Security of tenure and access to finance by resettled smallholder farmers in Zimbabwe
Kulcsszavak:agricultural finance, collateral, collateral substitute, fast track land reform programme, land tenure, smallholder farmers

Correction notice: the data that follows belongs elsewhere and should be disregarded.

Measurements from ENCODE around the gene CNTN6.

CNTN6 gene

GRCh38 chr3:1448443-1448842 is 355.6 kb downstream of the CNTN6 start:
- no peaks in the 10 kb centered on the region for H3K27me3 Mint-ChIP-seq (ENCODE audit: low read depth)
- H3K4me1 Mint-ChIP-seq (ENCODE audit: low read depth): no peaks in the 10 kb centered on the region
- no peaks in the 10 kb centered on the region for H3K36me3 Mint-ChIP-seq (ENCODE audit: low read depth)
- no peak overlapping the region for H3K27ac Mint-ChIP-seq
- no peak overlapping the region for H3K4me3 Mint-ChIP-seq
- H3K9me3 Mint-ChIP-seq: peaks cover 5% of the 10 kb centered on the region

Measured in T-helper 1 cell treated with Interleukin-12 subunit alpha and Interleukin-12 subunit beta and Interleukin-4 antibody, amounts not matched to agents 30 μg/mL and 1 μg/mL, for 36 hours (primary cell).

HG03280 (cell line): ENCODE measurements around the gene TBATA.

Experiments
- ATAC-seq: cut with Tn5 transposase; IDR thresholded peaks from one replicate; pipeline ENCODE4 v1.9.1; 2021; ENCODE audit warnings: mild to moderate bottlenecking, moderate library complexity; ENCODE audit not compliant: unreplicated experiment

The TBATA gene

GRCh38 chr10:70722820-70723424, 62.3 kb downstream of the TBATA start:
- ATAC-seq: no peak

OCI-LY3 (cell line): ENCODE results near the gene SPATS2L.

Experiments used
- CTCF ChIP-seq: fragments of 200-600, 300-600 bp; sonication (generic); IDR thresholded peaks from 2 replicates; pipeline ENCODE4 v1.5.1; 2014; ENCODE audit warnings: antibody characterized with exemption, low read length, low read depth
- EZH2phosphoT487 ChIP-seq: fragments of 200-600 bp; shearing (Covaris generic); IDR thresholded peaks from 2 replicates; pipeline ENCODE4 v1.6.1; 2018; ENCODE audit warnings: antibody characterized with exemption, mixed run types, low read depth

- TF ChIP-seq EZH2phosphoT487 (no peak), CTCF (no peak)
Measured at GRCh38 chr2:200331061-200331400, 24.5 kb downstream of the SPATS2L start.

Post the fast-track land reform programme, the Government of Zimbabwe came up with the A1 settlement permit to assure resettled farmers of security of tenure on the land. The resettled farmers need finance to be productive on the farms they occupy. This study was carried out to evaluate the effect of the A1 settlement permit on the ability of smallholder farmers to access finance from formal financial institutions using a qualitative phenomenological design. Fifteen interviews were conducted to collect data from the resettled farmers. The research found that most of the smallholder farmers did not have access to finance from formal financial institutions as they were excluded from formal financial markets. It was also found that most formal financial institutions shunned A1 settlement permits as security of tenure documents, as they believed that the permits were not bankable. The study also found that some scrupulous and unscrupulous financial services providers provide finance to smallholder farmers. The study recommended that access to finance is paramount if the smallholder farmers are to fully utilise their allocated pieces of land. Further, robust financial education and literacy must be encouraged so that there is increased access to finance by smallholder farmers.